Codemasters sets legal dogs on file-sharers
Colin McRae videogames firm barks cash demands
Codemasters has fired off legal threats and cash demands to net users who it accuses of illegally distributing its videogames over P2P networks.
People have been hit with multiple demands for hundreds of pounds in settlement, or face a lengthy legal battle.
The development means a payday for Davenport Lyons. The London-based rights protection law firm was behind similar tactics aimed at net users who it accused of sharing Dream Pinball 3D earlier this year.
Codemasters' lawyers have obtained a court order under the Regulation of Investigatory Powers Act for ISPs to hand over an unknown number of customer details.
It is known that BT and PlusNet subscribers have been targeted. PlusNet has posted advice to its users in its blog here.
Davenport Lyons employs a Swiss firm called Logistep that offers "anti-piracy solutions" via a modified version of the Shareaza P2P client. It does the digging on the lawyers' behalf and claims the user identifications it sells are "fully accurate".
A worried recipient of several of Codemasters' letters denied any wrongdoing in an email to The Reg. He wrote: "I have received a letter... saying i have downloaded a file called Colin McRae Dirt for the Xbox 360 and they want me to pay £511 to them.
"Having checked my computer to my knowledge I have not downloaded any such file and do not have it on my computer. They sent me 5 letters all about the same game but with different IP addresses and different times. I'm not sure what to do they want a response in 14 days and they want me to sign saying I did it and won't do it again."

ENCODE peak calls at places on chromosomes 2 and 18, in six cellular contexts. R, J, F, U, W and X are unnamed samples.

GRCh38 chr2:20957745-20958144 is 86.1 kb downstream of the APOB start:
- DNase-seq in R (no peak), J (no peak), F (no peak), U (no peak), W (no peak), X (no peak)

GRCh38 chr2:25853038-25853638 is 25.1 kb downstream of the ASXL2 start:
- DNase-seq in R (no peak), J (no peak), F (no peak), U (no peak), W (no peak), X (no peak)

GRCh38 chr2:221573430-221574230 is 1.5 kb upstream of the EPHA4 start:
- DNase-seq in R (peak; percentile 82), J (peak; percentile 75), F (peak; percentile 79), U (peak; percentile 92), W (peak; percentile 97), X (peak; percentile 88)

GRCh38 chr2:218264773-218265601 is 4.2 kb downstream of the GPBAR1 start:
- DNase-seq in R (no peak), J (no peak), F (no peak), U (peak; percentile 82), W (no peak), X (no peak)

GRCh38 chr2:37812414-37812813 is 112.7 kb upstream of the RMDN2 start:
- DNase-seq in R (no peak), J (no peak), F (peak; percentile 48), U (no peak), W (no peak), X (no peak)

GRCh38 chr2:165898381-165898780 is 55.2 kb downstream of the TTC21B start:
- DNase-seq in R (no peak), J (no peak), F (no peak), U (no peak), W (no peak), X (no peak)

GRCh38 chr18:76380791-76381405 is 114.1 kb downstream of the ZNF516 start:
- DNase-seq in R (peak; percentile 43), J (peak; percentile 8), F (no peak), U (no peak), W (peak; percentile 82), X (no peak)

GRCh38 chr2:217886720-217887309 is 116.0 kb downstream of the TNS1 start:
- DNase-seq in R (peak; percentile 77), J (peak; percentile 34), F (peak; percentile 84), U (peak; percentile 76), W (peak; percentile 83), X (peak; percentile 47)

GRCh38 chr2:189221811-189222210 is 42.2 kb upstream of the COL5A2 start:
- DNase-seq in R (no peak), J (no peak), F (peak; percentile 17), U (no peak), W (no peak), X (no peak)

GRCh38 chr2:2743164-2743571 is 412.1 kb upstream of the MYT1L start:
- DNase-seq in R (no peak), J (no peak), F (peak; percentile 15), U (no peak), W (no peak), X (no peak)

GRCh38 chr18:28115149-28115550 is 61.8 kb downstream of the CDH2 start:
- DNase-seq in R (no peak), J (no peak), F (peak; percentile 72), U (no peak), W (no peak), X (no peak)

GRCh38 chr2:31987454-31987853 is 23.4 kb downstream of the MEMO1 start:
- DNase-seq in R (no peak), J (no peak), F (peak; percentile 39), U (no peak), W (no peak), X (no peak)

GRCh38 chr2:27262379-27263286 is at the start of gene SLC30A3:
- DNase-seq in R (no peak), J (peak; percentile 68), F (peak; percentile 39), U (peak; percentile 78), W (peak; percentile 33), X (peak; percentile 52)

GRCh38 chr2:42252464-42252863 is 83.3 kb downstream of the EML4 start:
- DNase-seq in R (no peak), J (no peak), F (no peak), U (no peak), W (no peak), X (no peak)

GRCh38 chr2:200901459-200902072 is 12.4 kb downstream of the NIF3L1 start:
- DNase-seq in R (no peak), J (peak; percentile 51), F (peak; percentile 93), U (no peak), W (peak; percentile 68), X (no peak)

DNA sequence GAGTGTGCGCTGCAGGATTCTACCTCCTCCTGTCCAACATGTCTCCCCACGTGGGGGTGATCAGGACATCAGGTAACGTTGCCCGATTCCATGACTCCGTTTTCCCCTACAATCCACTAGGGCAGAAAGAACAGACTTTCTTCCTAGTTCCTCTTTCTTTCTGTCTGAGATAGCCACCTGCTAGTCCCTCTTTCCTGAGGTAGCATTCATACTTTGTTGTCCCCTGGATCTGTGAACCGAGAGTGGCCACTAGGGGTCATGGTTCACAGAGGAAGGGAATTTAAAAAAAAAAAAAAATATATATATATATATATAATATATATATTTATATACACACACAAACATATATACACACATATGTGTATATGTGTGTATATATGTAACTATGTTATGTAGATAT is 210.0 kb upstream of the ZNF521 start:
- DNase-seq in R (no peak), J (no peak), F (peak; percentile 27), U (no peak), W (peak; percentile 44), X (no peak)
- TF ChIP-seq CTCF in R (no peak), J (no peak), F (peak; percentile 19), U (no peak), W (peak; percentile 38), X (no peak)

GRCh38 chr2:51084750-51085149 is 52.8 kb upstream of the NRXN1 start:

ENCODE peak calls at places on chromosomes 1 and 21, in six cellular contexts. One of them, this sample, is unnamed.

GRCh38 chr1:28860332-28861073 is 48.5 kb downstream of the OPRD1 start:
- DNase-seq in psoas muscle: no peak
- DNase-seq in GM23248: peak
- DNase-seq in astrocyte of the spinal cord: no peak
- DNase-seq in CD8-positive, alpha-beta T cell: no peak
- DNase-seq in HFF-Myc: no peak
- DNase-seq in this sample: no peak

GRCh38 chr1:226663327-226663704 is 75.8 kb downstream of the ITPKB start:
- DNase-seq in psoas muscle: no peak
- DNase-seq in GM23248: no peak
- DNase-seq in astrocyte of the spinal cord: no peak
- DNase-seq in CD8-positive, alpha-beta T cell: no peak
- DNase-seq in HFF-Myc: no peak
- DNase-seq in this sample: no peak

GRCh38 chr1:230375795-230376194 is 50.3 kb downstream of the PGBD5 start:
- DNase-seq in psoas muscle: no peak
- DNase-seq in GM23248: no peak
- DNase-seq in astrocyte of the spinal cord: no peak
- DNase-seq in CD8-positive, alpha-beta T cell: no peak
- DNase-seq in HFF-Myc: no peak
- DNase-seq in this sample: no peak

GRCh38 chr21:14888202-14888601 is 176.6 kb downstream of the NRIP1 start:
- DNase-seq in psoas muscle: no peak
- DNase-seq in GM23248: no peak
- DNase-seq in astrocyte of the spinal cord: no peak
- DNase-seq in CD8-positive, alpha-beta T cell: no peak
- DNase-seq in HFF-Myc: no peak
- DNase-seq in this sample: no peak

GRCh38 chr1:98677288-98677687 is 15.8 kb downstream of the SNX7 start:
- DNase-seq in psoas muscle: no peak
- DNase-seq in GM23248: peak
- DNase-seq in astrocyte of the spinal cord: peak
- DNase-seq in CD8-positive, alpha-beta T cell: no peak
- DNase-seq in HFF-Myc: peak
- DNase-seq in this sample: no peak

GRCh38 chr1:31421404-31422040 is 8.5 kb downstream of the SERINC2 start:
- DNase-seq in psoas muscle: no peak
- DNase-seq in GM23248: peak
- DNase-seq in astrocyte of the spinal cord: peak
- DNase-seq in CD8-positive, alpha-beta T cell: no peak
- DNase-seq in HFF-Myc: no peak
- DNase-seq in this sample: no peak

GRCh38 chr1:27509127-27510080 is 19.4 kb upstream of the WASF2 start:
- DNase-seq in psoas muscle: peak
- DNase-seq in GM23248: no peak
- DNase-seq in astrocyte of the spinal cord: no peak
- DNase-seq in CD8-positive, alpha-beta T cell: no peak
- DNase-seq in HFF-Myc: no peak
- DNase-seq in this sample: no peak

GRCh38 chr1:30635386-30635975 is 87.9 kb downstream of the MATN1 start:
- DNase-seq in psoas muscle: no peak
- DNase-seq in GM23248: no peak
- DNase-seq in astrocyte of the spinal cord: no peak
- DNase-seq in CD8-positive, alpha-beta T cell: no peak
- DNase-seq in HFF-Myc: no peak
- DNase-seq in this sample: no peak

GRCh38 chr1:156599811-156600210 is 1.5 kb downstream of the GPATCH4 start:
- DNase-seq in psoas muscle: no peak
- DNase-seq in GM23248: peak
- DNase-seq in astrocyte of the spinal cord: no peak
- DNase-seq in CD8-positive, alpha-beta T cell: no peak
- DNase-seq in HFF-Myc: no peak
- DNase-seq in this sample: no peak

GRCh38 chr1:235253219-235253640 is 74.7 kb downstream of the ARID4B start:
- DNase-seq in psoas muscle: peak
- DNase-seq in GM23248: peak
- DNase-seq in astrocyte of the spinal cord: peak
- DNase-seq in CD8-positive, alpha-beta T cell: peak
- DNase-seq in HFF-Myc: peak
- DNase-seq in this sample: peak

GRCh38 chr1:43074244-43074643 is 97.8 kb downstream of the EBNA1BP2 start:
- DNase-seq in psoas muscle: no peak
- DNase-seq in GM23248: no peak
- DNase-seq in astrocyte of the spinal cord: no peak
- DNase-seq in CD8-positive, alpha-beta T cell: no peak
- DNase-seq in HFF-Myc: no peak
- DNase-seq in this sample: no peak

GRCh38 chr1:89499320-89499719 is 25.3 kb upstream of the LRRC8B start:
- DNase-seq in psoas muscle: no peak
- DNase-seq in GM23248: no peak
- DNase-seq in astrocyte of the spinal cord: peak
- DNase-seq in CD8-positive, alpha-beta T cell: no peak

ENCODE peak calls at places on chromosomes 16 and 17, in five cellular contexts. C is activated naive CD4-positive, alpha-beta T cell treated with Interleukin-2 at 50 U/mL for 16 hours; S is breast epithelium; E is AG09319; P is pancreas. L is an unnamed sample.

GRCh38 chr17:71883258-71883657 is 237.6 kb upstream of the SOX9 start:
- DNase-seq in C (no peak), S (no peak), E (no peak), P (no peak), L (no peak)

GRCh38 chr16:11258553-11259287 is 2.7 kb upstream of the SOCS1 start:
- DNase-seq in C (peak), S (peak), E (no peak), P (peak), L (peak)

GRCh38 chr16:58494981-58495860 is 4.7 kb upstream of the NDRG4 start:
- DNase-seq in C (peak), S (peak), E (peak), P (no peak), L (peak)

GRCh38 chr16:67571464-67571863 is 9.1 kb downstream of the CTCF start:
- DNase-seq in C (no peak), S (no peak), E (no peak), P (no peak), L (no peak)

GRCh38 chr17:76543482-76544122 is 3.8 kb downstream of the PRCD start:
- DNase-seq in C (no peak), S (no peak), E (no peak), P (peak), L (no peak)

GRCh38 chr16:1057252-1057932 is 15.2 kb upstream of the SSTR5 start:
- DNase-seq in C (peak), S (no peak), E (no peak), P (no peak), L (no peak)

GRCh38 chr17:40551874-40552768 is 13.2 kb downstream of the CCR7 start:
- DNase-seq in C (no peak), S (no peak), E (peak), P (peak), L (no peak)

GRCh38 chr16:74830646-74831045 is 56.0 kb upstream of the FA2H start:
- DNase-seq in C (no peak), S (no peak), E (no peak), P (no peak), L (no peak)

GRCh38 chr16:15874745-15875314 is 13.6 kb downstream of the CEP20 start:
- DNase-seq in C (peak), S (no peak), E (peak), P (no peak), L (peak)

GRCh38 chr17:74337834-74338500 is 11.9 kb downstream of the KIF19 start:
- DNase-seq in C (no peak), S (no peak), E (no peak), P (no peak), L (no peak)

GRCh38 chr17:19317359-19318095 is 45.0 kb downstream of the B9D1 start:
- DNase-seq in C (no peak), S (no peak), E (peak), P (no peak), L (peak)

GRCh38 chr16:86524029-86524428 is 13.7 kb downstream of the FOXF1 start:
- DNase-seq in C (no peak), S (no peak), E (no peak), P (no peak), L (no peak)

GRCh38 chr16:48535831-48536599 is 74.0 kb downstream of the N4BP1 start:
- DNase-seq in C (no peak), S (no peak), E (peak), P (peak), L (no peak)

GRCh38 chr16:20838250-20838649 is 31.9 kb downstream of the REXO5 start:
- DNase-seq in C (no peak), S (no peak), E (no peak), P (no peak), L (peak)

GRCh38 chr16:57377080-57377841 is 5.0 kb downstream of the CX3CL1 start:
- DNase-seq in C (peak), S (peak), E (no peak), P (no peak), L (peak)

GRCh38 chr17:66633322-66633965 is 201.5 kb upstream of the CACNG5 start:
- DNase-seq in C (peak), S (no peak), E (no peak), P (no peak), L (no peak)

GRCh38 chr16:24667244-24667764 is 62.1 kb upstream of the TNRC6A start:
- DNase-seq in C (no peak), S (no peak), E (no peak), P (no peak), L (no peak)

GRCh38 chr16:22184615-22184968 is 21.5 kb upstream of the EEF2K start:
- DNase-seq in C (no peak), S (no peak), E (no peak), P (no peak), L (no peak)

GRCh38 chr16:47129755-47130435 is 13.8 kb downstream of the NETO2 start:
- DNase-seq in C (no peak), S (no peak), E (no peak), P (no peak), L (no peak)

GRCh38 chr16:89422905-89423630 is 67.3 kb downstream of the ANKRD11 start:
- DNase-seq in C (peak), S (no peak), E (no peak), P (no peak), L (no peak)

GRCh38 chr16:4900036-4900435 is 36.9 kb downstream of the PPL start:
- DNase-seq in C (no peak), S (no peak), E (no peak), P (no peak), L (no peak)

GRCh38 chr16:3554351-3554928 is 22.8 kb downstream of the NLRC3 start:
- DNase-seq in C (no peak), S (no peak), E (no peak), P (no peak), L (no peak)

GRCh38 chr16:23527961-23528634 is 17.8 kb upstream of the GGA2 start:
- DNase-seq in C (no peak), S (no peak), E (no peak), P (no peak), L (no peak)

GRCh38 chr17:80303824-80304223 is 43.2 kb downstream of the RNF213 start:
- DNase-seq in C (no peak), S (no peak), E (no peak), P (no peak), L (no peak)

The time that Logistep links a customer to an IP address is key; in a dynamic IP address pool, getting it slightly wrong could easily mean identifying the wrong person.
The Codemasters demands also accuse their recipients of committing a criminal offence by file-sharing. No such offence exists for copyright infringement for non-commercial use.
Involving such a high-profile games developer, the case raises a lot of questions about the legal climate on file-sharing. Codemasters has not responded to our calls and emails. Davenport Lyons' receptionist told us that its lawyers don't talk to journalists about this matter. ®
@Some random AC
"As much as I think tactics used are flawed - if you steal something you steal it.
People like to use cuddly fuzzy terms around their theft but it's still theft."
No it's not, it's copyright infringement, it doesn't matter how much you've convinced yourself it's theft it's simply not, it does not fit under the definition of theft or under laws surrounding theft, it fits under the definition and laws of copyright infringement.
"By their reasoning getting cable for free isn't a form of theft."
If you're talking about cable TV then congratulations you've beginning to understand it, that it isn't in fact theft. If you're talking about cable internet then yes it is theft because you deprive the company of bandwidth in much the same way that theft of a CD deprives a store of that physical CD.
"Stealing identities isn't a form of theft."
No you're right, it's a form of fraud.
"Stealing corporate data isn't theft."
Again, well done you're slowly beginning to get this, it comes under corporate espionage, intellectual property laws and so forth depending on the particulars of the case.
Insisting copyright infringement is theft is no more legitimate than me claiming your idiotic comments are paedophilia. Paedophile.
Now, here is my situation, i apparently downloaded it twice, which i didnt, and to top it off, i actually purchased the game on one of the said dates, and moreover still have the receipt.
I did run an unsecured wlan at the time, but that was due to a fault in my router, which i have since binned.
I am no longer with the isp, and will never return.
i have contacted Davenport Lyers via email, and they have said i only need to respond to one. But, the money isnt the issue, the signing that i did it, is, as i didnt. Anyone with any advice, pls, pls feel free to post
According to some reports the IP data was obtained under the provisions of RIPA - I was under the impression that RIPA only provides for data being made available for the prevention of "Serious crime" or terrorism? Please correct me on this.